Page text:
I received this in the other day from a reader and thought I’d share…
I saw the recent dust up between the doctors Cargill and West. You seemed to be okay with Cargill who West has outed as an agnostic. You’ve also said New Atheists and other atheists are something like prophets. Why, as a Christian, do you treat atheists and agnostics so good? Shouldn’t you try to shame them into conversion? Can’t we just burn them at the stake like the bloody heretics they are?
– Harry Z.
Thanks, Harry. Yes, I do see value in atheism and agnosticism even to the Christian perspective. I guess as a Methodist I believe everyone is on an equal journey where God will lead and thus use them. I also find that as my faith grows in the unknowable it also requires more knowledge, so how can I dispense with this who prefer absolute knowledge or even the modern descendants to Dionysius?
I believe facts are facts regardless of generation. After all, Scripture testifies to the demons who understood the fact of the One God. If they told us of One God would we deny them that fact? Or would we not find a way to use that admission to benefit our own view?
You might ask “shouldn’t we prefer our Christian brothers to outsiders?” Why yes, I believe so. Of course, if we allow that the parable of the Good Samaritan may still teach us something more applicable we might consider all of those whom we despise to be our neighbors. Perhaps that is the first sign of who our neighbor is — do we despise them enough? I’m not saying I despise atheists by any means, but I believe I could argue in favor of the fact that many Christians do. So, if we are to prefer our brothers, and neighbors are everyone, can we separate too easily neighbors and brothers?
I guess the question we must ask is whether or not to consider others is whether or not their mission is to destroy — obliterate — Christianity. Unlike trolls from South Korea who clearly has made it his mission to obliterate Christianity, I do not believe Cargill is out to destroy Christianity. He does call attention to the reality that often times, Christians are engaged in cognitive dissonance. What do I mean, you may ask. Rightly so, let me suggest the message of the Pat Robertson meme is not that Christianity is deluded, but that it has a double standard. For instance, we chalk it up to fantastical faith evolution and other scientific discoveries and yet suggest that our faith in a Risen Lord is beyond testing, even on a historical ground (Look for the book by James McGrath. This is a logical fallacy. We should endeavor to be honest, and unlike Ham and TT, Cargill calls us to be honest with ourselves in exploring Christianity.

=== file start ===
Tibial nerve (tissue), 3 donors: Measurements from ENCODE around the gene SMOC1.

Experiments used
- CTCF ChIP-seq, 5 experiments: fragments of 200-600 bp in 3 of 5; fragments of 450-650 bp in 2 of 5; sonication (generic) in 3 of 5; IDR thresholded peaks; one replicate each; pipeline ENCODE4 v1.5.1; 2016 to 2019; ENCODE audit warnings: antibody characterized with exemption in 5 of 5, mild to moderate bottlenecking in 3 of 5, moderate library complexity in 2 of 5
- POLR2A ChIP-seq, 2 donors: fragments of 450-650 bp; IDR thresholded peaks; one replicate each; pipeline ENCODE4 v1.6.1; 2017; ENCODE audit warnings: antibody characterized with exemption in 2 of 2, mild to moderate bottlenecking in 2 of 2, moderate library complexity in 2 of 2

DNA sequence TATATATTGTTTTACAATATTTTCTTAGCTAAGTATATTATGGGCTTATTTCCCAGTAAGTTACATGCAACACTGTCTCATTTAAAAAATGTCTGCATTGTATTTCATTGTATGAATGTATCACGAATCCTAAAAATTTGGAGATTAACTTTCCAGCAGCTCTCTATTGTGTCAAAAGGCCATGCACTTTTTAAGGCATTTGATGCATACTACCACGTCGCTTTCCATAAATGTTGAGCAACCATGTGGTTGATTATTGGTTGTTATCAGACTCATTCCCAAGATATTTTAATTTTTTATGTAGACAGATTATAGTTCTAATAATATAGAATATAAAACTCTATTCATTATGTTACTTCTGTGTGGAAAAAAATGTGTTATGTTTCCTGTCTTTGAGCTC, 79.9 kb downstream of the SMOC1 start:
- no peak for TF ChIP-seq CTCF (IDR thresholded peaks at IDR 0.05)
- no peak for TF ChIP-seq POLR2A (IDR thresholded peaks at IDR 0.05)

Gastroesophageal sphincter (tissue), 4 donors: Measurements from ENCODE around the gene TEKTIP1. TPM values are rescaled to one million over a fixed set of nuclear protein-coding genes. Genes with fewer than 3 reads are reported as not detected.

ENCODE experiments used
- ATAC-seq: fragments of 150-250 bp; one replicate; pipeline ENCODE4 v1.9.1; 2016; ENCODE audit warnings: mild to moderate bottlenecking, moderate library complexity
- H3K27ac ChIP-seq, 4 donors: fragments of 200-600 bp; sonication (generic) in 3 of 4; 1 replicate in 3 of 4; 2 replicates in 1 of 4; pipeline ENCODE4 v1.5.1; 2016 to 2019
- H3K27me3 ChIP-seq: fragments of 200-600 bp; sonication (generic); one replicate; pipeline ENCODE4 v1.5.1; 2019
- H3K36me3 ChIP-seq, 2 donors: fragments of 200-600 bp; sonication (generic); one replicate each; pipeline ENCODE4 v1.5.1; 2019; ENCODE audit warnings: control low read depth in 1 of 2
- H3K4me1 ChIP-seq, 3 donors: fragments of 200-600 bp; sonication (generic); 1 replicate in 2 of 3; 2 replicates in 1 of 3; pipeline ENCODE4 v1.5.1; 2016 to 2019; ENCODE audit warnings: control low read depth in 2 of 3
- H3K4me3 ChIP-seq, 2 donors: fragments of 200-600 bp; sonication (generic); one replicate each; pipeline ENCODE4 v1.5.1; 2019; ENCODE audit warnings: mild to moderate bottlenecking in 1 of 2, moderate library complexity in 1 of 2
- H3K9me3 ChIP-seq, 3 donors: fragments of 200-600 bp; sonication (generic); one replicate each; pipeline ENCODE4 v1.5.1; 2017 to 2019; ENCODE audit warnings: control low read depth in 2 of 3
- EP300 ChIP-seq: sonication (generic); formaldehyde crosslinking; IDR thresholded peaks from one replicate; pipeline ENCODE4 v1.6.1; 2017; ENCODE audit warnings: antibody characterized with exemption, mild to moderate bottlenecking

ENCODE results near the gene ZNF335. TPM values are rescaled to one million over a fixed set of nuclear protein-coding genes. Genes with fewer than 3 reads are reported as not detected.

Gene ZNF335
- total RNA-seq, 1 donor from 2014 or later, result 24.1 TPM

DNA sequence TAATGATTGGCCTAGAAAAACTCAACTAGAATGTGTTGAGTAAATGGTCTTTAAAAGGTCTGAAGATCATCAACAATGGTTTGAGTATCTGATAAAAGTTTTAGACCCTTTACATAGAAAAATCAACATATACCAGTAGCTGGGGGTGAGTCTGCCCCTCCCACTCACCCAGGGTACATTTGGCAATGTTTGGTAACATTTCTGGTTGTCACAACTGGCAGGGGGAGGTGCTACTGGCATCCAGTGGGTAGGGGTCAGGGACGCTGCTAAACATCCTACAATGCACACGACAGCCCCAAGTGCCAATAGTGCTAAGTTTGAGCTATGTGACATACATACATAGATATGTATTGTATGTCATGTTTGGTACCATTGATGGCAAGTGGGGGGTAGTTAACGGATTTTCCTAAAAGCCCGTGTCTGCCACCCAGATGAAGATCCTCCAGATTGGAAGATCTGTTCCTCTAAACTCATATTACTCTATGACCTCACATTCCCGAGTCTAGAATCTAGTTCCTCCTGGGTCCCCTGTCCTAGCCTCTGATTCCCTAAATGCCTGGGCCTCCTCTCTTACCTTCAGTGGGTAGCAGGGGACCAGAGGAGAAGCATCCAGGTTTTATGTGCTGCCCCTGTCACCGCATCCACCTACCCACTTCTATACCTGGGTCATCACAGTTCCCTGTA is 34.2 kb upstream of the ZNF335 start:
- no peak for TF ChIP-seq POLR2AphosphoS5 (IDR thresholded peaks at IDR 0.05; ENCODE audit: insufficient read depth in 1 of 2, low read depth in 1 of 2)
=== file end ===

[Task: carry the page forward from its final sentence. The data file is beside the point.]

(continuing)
For me, I would submit, faith is part of the Logos. In John, we read of the Spirit of Truth that is to come and guide us into all truth. For Christians, this has given us the canon of the New Testament — including books not written by the purported authors — as well as developed doctrines. But, equally so, it has given us science and the need to further our knowledge of exactly what truth is. If God is the God of Truth (and Deutero-Isaiah declares him to be), then Truth like God is not limited to a certain time and place, but must be experienced until the fullness is reached. Where we find truth, we will find the divine. That is, if we allow certain frictions with classical theology to wear-off. This is a new world, but it is nevertheless a world that values truth. If we are those who value truth as well, then regardless of where that truth originates, we as Christians will seek it out and not limit it to a specific time and place. Like God, we know that truth goes ahead of us. Once we find it, we will cherish it, not suffocate it under a superstitious poison.
This is where atheists and agnostics come in at. I have faith in God, but I have a greater faith in the Christian Tradition. As far as the theology of the Living God, I must concur with the apophatic theologians, who I would suggest, would be more favorable to agnostics — who are humble enough in their humanity to suggest that simply, they don’t know (and maybe do not care) — than we are. I would rather doubt God than prove him. After all, the God you can prove is only the god of your Creation. This is why I would give quarter to all facts, regardless of generation — because all truth is God’s truth. This is why I would prefer agnosticism than fundamentalism.
So, Harry, I hope that answers some of your questions. Please feel free to email me with any more.